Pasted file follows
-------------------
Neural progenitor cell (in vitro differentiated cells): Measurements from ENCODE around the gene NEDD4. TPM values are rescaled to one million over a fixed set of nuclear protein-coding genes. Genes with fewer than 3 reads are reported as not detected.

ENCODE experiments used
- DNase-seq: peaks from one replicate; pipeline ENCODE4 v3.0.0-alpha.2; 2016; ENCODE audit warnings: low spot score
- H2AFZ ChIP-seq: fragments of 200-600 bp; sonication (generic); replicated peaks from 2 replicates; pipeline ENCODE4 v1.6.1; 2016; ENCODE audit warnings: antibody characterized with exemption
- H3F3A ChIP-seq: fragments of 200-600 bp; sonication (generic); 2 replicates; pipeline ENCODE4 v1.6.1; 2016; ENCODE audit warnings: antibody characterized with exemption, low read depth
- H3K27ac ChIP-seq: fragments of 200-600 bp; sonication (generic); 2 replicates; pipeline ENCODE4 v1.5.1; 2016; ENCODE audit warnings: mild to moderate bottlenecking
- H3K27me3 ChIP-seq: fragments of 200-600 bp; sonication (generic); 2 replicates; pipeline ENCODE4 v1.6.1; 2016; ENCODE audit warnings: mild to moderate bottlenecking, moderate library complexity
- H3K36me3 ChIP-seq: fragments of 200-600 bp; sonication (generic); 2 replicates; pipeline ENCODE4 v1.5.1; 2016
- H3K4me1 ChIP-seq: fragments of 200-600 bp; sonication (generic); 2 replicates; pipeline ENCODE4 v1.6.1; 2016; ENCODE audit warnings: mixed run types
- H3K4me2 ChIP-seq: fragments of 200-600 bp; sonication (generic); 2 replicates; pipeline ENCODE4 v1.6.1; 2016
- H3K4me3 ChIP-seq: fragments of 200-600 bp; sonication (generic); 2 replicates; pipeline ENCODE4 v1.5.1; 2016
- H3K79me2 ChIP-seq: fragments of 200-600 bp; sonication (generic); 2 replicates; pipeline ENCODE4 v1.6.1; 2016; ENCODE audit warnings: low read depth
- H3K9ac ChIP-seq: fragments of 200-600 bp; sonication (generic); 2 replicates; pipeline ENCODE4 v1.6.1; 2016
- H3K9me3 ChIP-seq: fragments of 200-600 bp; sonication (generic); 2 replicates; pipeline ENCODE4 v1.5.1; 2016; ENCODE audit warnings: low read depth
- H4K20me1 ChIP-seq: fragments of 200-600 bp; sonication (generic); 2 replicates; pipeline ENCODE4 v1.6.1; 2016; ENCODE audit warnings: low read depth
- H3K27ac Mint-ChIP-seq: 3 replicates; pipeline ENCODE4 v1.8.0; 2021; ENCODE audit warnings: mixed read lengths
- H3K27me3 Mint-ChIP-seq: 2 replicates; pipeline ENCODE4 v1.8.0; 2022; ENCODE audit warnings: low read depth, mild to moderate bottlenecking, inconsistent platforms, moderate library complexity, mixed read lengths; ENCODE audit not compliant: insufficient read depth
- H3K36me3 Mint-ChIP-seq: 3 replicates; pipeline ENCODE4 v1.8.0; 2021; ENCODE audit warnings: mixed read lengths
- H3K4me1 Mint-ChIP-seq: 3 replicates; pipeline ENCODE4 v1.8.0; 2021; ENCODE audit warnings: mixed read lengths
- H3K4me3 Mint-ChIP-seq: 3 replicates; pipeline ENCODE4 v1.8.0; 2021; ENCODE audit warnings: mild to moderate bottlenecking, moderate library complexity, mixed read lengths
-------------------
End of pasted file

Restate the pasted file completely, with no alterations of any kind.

Neural progenitor cell (in vitro differentiated cells): Measurements from ENCODE around the gene NEDD4. TPM values are rescaled to one million over a fixed set of nuclear protein-coding genes. Genes with fewer than 3 reads are reported as not detected.

ENCODE experiments used
- DNase-seq: peaks from one replicate; pipeline ENCODE4 v3.0.0-alpha.2; 2016; ENCODE audit warnings: low spot score
- H2AFZ ChIP-seq: fragments of 200-600 bp; sonication (generic); replicated peaks from 2 replicates; pipeline ENCODE4 v1.6.1; 2016; ENCODE audit warnings: antibody characterized with exemption
- H3F3A ChIP-seq: fragments of 200-600 bp; sonication (generic); 2 replicates; pipeline ENCODE4 v1.6.1; 2016; ENCODE audit warnings: antibody characterized with exemption, low read depth
- H3K27ac ChIP-seq: fragments of 200-600 bp; sonication (generic); 2 replicates; pipeline ENCODE4 v1.5.1; 2016; ENCODE audit warnings: mild to moderate bottlenecking
- H3K27me3 ChIP-seq: fragments of 200-600 bp; sonication (generic); 2 replicates; pipeline ENCODE4 v1.6.1; 2016; ENCODE audit warnings: mild to moderate bottlenecking, moderate library complexity
- H3K36me3 ChIP-seq: fragments of 200-600 bp; sonication (generic); 2 replicates; pipeline ENCODE4 v1.5.1; 2016
- H3K4me1 ChIP-seq: fragments of 200-600 bp; sonication (generic); 2 replicates; pipeline ENCODE4 v1.6.1; 2016; ENCODE audit warnings: mixed run types
- H3K4me2 ChIP-seq: fragments of 200-600 bp; sonication (generic); 2 replicates; pipeline ENCODE4 v1.6.1; 2016
- H3K4me3 ChIP-seq: fragments of 200-600 bp; sonication (generic); 2 replicates; pipeline ENCODE4 v1.5.1; 2016
- H3K79me2 ChIP-seq: fragments of 200-600 bp; sonication (generic); 2 replicates; pipeline ENCODE4 v1.6.1; 2016; ENCODE audit warnings: low read depth
- H3K9ac ChIP-seq: fragments of 200-600 bp; sonication (generic); 2 replicates; pipeline ENCODE4 v1.6.1; 2016
- H3K9me3 ChIP-seq: fragments of 200-600 bp; sonication (generic); 2 replicates; pipeline ENCODE4 v1.5.1; 2016; ENCODE audit warnings: low read depth
- H4K20me1 ChIP-seq: fragments of 200-600 bp; sonication (generic); 2 replicates; pipeline ENCODE4 v1.6.1; 2016; ENCODE audit warnings: low read depth
- H3K27ac Mint-ChIP-seq: 3 replicates; pipeline ENCODE4 v1.8.0; 2021; ENCODE audit warnings: mixed read lengths
- H3K27me3 Mint-ChIP-seq: 2 replicates; pipeline ENCODE4 v1.8.0; 2022; ENCODE audit warnings: low read depth, mild to moderate bottlenecking, inconsistent platforms, moderate library complexity, mixed read lengths; ENCODE audit not compliant: insufficient read depth
- H3K36me3 Mint-ChIP-seq: 3 replicates; pipeline ENCODE4 v1.8.0; 2021; ENCODE audit warnings: mixed read lengths
- H3K4me1 Mint-ChIP-seq: 3 replicates; pipeline ENCODE4 v1.8.0; 2021; ENCODE audit warnings: mixed read lengths
- H3K4me3 Mint-ChIP-seq: 3 replicates; pipeline ENCODE4 v1.8.0; 2021; ENCODE audit warnings: mild to moderate bottlenecking, moderate library complexity, mixed read lengths